Our last stop was at a small impressive elementary school that includes organic farming in their curriculum.  Each class has their own plot of ground for growing vegetables, a small fish pond, and some rabbits.  Students spend time every day before formal lessons in duties around the school—cleaning classrooms, making tea, feeding rabbits, working in gardens, etc.

We held our meeting in a lovely bamboo stand overlooking the gardens and out towards the hills.  Students climbed the steps to bring us our snacks.

We ended our day with lunch (at 3:30 pm!) at a local fish restaurant.  We sat on the floor built over the fish ponds.  Had one of our favorite Indonesian dishes—ikan bakar (grilled gourami/fish).

Indonesia 2018/19

December 5th, 2018

We have returned to Indonesia; our fifth time here.  It feels familiar but there are also always changes.  We returned to Yogyakarta where we first spent time in 2001.

We had a 20-hour stay in Bali on the way to Java which gave us time to catch up on some needed sleep and a walk along the beach.  We stayed in the same hotel that we did in 2000; it was still very nice.

Here in Yogyakarta we are living in a small flat on a church compound.  The flat was furnished with basic furniture but we needed to outfit the kitchen and begin to make it feel like home.  We’ll take you on a quick tour.

On entering our flat is a small room, only big enough for a sofa and 2 stuffed chairs.  This is typical; it is the place you greet people.

The living/dining room includes a couch, a sink, a small bookshelf. and a table which we use for eating, working, and playing games.  There is also a TV – with all programs in Indonesian.  Off the living room are two bedrooms.  (There are only two sinks in the flat—the kitchen sink and one in the living room.  There are none in the bathrooms.)  We definitely need to put more things on our walls!

Our first meal in the house (breakfast)—and yes, Ron is tired!  We had our familiar granola from home and had found some yogurt and milk in the grocery store!

The bedrooms are quite small but adequate.  At least they have air-conditioning!  We set up a charging station for our communication system – computer, 4 phones (2 US and 2 local), and portable internet port.

Our kitchen was furnished with a two-burner gas plate, small refrigerator, and a water stand.  The university thought we definitely needed a microwave (even though we don’t think so) so they got us one.  Indonesian kitchens seldom have regular ovens.  Off the kitchen at one end is a spare bedroom and at the other end are two toilets/showers.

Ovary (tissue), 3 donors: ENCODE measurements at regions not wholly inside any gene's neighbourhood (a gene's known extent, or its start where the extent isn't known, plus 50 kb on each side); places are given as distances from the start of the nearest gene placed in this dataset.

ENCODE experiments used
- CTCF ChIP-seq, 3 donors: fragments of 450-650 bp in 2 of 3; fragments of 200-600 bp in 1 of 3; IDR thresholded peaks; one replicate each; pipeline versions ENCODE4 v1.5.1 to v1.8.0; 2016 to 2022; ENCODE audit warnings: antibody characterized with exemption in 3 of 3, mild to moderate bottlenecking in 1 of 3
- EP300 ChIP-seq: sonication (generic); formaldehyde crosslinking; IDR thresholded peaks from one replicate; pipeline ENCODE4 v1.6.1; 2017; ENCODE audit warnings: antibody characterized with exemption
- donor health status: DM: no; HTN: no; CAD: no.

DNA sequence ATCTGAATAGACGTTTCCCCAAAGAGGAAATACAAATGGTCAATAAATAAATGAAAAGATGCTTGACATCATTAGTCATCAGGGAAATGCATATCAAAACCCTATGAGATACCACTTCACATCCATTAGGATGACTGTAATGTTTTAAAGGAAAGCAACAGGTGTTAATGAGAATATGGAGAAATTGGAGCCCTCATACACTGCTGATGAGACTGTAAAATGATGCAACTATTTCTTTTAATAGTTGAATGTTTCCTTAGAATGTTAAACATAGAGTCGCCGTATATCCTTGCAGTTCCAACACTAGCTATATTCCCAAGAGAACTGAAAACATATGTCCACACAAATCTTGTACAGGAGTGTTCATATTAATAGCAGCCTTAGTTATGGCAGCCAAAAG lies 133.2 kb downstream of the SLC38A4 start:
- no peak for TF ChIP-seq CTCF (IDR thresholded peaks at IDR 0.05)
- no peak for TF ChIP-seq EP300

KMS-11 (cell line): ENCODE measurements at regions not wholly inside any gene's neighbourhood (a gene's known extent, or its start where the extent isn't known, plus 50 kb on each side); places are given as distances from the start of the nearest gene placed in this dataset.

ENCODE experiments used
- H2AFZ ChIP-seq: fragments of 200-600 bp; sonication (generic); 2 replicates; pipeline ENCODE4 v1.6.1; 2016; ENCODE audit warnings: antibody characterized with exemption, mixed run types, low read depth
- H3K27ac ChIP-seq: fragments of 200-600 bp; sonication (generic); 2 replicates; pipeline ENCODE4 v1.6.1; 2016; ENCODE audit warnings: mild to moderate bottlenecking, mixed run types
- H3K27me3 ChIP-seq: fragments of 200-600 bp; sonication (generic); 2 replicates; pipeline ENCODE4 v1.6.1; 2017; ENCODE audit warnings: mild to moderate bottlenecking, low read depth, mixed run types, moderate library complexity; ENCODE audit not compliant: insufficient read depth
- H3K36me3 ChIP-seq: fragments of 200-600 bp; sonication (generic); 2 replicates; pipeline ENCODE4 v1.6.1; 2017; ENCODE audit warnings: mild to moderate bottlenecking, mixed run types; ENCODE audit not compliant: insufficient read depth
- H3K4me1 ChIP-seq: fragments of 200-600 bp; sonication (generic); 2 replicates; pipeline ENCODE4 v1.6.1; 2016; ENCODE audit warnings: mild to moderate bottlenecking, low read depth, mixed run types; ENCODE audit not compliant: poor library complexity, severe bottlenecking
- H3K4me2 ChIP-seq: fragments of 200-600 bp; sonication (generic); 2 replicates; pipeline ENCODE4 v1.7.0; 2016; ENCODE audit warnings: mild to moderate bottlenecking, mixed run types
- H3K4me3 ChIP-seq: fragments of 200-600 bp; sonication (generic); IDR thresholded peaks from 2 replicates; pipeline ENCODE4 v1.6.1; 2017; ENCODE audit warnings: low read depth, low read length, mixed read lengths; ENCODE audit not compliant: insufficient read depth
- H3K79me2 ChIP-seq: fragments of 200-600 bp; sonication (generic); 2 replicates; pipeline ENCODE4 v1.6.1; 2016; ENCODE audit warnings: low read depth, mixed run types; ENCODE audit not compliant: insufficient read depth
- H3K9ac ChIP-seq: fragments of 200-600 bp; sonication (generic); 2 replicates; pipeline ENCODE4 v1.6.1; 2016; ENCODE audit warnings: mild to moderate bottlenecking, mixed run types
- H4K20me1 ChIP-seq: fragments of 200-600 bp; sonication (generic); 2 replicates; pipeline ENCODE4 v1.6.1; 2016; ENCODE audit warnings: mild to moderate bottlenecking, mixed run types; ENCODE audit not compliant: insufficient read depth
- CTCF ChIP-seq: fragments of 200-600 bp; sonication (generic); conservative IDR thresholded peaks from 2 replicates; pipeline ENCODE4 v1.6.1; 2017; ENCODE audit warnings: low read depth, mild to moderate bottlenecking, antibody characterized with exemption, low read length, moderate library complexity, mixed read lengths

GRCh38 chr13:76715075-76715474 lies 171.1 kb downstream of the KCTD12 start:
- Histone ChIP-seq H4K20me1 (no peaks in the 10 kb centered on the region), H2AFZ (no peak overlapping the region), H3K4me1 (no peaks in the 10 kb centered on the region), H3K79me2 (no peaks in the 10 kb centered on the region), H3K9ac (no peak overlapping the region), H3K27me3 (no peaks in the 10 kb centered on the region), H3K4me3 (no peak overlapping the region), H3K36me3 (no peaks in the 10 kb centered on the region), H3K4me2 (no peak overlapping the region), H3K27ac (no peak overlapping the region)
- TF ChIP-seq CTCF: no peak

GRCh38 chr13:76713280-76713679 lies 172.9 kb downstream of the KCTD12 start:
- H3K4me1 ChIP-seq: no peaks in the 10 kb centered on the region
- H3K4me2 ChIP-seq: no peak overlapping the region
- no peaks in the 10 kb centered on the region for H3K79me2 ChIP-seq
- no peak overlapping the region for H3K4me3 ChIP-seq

The compound is fairly quiet and away from most traffic.  There are many trees and bushes; we hear birds in the morning; we see many butterflies.  The actual view from our front door is of the garbage collection area!

Sally Jo joined a group from the compound on Saturday morning for exercise.  It was a version of yoga with Chinese influence.  The photo is not good but is included anyway.

Copenhagen

June 16th, 2018

Disembarkation.  We had a good time on the ship—friendly crew, excellent food.  Now for our last day.  Copenhagen.  How appropriate that the Royal Yacht which we saw in Ronne followed us to Copenhagen and moored not far from us.  On the pier were the two pavilions where the royals wait to board their yacht.  Also on the pier was a fascinating sculpture  but neither of us can remember the name!  And of course as we left the pier Neptune gave us his farewell.

We walked along the water and the edge of The Citadel, one of the best-preserved star fortresses in Northern Europe (1664).  In the shape of pentagram with windmill, King’s Gate, soldiers’ barracks and outside the embankments of the citadel, the Gefion fountain (named after the goddess Gefion who plowed Zealand out of Sweden with her oxen.)  Zealand is the island on which Copenhagen is located.

We visited another large market and always drool over the selections possible!  Coffee is also available everywhere!

Visited The Church of Our Lady, the cathedral of Copenhagen for Church of Denmark.   It is in the neoclassical style of 1829, so much plainer than many churches we have visited.  It is located next to the main building of the University of Copenhagen, outside of which is a statue of Neils Bohr.

We stopped in the Church of the Holy Trinity which is near the Round Tower.  This was in contrast to the previous church.

Other interesting spires or buildings which we saw.  The Church of Our Savior with its helix spire (spire completed in 1752).  The Old Stock Exchange (1625) with its dragon spire, is one of the oldest buildings in Copenhagen.  The four intertwined dragon tails are topped with three crowns, symbolizing the Scandinavian empire (Denmark, Norway, Sweden).  The Royal Library was established in the 1660s and in 1999 the Black Diamond extension was opened.  The Black Diamond is covered in black marble and glass and tilted slightly to reflect the water.  The 8 metre tall fountain celebrates the written word.  The tower behind the current parliament building.  The spire of St. Nicholas Church – we had a nice lunch of open-faced sandwiches (typical of Denmark) in its plaza.  (There are warm blankets placed on all chairs in outdoor cafes.  I was using one!)

A few other views: former military housing now made in individual flats, bicycles everywhere!  The Stork Fountain was given to King Frederik VIII for his silver wedding anniversary in 1888.  In the same square are many old Dutch-styled buildings of the 1600s.

Nyhavn is a cobble-stoned street with colourful town houses and many cafes and restaurants

Our last morning we visited Amalienborg Palace, home of the Queen and Prince Consort, built in 18th century.    There are four mansions around an octagonal plaza.  Frederik’s Church (The Marble Church) with its green dome is outside the plaza.  It is Evangelical Lutheran.  While in the plaza we saw interesting sights!

We end with a photo of our hotel.  Built in 1787 the warehouse was constructed as  a granary with grain drying facilities.  The granary was at the heart of the bustling harbor in 1780s.